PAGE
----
Rock Ledge’s Orchard House ready for tours of upper floors
The Orchard House at Rock Ledge Ranch Historic Site has three floors, but until this year most guided tours could only show visitors the first.
That will change with the summer season starting Wednesday, June 4, thanks to a $130,000 restoration project.
The work completed historical touches to the second and third floors of a residence that Colorado Springs founder William Palmer had built for family members in 1907. Visitors will now see how the house might have looked in the time of Dr. William Schlater and his wife (Palmer's sister-in-law) Charlotte, when their bedroom and work/study areas were on the second floor and their servants' quarters on the third.
In 1907, Palmer's estate extended south of his mansion at Glen Eyrie, to include the area that would become the Orchard House. He hired prominent local architect Thomas MacLaren to design the building. The result was “a modern country house with a definite Cape Dutch or South African Colonial style, attributed to the influence of Dr. Schlater, who had lived in Cape Town, South Africa, before moving to the United States,” according to an article by Meg Andersen in the January 2006 issue of the Annunciator, the publication by the ranch's volunteer Living History Association.
As it turned out, the Schlaters only lived there from November 1907 to May 1908. Palmer died in 1909, and from 1918 to 1968 the place had four private owners. In '68, Colorado Springs bought the ranch property, including the Orchard House, with the aid of an El Pomar Foundation grant.
The restoration costs were covered by donations and a grant obtained by City Parks. Previous upgrades had restored the home's first floor and parts of the second and third.
Many of the improvements in the restoration were subtle, according to 12-year Rock Ledge volunteer docent Beth Harmon. “We (the city) received it in good condition,” she said. “The project wasn't so much to fix it but to put it back the way it was.”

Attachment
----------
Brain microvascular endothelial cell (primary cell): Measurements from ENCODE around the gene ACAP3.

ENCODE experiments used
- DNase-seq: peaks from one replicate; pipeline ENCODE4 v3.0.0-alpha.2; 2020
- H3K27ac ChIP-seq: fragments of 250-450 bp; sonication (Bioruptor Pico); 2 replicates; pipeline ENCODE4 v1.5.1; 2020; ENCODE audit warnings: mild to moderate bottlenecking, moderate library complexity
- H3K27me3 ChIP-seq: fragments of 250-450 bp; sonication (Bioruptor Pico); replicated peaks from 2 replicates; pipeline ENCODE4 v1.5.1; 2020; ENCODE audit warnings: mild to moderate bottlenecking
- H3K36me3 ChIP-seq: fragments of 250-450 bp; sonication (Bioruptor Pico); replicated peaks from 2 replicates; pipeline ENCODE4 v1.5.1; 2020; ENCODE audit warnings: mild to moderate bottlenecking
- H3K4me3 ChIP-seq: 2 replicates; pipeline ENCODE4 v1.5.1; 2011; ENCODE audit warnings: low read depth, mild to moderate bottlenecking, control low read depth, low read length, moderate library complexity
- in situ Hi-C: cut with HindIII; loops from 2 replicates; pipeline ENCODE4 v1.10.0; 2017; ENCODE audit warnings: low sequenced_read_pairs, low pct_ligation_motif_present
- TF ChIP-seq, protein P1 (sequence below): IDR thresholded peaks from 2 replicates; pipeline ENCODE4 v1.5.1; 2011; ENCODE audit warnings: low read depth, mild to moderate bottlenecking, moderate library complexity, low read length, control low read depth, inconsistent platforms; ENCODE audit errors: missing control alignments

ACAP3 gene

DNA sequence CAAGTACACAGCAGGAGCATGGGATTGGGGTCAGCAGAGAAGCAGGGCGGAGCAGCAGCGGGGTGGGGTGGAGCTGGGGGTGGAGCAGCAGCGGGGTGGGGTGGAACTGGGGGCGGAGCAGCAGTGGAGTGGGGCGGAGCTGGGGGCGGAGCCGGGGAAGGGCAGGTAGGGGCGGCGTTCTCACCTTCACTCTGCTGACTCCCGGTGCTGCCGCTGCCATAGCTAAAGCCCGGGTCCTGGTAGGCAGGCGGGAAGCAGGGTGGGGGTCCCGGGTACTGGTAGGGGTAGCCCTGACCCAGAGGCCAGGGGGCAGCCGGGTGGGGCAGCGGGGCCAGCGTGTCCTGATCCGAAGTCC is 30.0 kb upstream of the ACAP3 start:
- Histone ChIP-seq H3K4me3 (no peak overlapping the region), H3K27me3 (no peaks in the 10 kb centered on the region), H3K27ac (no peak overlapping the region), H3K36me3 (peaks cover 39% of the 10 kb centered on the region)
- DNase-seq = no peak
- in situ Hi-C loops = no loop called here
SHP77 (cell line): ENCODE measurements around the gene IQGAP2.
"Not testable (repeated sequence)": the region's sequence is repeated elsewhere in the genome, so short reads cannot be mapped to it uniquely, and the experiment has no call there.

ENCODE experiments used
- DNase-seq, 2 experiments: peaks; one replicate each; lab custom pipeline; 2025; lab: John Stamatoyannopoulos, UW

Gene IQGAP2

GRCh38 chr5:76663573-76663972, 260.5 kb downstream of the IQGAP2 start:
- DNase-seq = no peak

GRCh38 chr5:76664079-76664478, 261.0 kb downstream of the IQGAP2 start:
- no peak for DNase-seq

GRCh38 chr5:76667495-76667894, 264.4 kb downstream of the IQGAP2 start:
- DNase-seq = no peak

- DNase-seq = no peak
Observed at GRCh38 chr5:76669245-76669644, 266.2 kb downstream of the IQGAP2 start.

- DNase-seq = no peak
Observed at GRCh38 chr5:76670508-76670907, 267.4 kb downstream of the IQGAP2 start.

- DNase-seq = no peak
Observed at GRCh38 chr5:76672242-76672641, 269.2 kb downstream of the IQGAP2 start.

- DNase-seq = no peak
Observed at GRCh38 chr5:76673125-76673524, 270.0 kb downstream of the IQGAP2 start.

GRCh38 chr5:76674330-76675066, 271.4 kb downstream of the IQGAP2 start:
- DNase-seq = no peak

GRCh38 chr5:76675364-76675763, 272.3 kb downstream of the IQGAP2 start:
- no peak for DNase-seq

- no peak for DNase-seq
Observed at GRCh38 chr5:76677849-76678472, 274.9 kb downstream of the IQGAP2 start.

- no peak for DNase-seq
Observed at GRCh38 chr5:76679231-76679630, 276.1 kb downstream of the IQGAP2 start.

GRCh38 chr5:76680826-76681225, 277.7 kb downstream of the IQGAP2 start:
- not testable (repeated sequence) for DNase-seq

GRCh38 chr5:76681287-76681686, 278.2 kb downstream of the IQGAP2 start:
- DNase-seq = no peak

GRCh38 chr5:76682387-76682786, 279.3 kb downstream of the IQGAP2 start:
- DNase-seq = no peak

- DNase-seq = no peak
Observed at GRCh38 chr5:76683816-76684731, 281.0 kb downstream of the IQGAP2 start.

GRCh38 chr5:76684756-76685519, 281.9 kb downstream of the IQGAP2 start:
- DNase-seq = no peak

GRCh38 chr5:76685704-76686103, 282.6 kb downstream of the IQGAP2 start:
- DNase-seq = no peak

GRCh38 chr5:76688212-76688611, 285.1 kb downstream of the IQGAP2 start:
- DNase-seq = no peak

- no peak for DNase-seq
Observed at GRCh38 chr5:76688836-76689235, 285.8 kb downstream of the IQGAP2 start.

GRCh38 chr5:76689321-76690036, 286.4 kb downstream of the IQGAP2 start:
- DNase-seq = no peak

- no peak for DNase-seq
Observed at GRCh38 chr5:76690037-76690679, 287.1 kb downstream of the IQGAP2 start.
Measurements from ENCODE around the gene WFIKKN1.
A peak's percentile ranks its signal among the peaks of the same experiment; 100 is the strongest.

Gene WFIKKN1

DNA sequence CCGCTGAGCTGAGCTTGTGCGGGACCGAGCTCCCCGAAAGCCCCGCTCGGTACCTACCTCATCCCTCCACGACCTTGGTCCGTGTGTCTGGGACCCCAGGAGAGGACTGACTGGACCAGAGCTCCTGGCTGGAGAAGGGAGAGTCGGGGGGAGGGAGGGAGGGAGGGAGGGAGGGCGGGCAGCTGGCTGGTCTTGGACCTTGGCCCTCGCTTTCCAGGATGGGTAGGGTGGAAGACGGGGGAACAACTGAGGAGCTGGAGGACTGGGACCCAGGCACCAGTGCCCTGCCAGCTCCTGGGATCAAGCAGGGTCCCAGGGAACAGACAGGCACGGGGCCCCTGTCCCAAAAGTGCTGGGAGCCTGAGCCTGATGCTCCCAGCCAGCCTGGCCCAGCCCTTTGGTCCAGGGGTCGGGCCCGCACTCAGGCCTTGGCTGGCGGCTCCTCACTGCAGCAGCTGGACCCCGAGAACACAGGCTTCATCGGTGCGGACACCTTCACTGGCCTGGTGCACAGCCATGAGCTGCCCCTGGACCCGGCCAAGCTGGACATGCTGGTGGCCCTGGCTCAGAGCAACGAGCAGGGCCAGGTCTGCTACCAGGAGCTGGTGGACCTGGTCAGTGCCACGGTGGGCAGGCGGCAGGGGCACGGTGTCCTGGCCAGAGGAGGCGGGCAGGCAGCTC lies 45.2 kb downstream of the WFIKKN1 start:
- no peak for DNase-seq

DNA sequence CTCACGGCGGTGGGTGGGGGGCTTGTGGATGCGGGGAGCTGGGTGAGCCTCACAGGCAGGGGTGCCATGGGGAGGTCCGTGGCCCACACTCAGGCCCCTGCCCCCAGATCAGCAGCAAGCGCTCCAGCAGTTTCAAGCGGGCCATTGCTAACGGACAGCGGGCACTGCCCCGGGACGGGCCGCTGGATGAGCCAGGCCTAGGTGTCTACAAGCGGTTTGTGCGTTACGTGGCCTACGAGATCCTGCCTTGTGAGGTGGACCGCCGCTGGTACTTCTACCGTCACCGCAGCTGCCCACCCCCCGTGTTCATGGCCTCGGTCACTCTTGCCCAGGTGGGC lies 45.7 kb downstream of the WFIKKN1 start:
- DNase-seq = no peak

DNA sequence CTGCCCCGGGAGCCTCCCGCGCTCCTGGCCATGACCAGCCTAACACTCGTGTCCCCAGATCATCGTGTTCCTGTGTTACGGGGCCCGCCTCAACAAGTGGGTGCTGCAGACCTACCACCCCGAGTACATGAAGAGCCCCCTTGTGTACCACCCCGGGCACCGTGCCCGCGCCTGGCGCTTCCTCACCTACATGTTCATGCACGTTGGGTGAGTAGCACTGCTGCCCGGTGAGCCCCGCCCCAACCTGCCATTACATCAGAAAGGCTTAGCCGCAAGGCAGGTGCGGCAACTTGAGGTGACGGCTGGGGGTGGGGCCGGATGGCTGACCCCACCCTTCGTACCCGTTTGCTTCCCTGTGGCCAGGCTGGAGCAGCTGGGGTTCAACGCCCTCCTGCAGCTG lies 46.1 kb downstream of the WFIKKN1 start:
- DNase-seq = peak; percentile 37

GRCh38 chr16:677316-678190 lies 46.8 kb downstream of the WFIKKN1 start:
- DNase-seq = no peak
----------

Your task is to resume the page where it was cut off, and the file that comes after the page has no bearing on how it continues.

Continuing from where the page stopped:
This was not as easy as it may sound, considering that no photos existed of how the upper floors originally looked. The only interior photo had been of the downstairs dining room, Harmon noted.
But the city did have one helpful tool - the original blueprints. These confirmed, for example, that a second-floor doorway (from the hallway into a closet) had been added later on and thus could be eliminated in the restoration, she explained.
Historical correctness in the restoration included such fine points as cutting new carpet in relatively narrow strips, in keeping with the limitations of the looms of the early 1900s, when carpet was expensive because the strips had to be handsewn. The carpet color had to be guessed at, but the original wall color was found by peeling back layers of paint, Harmon said.
Other historically geared work included repairing trim, window sashes, plaster walls and ceilings; reconstructing cabinets; stripping old wallpaper, varnish and paint; and staining and waxing woodwork.
Additional (hidden) upgrades consisted of modern electrical wiring and plumbing. The fixtures still look antique.
When the city bought the house, little remained from the Schlaters' days. As it did on the first floor, the city has purchased furniture and accessories for the second and third floors that were deemed to fit the times. These include pictures and other items in Dr. Schlater's study, reflecting his travels to India, South Africa and other parts of the African continent.
Westside Pioneer article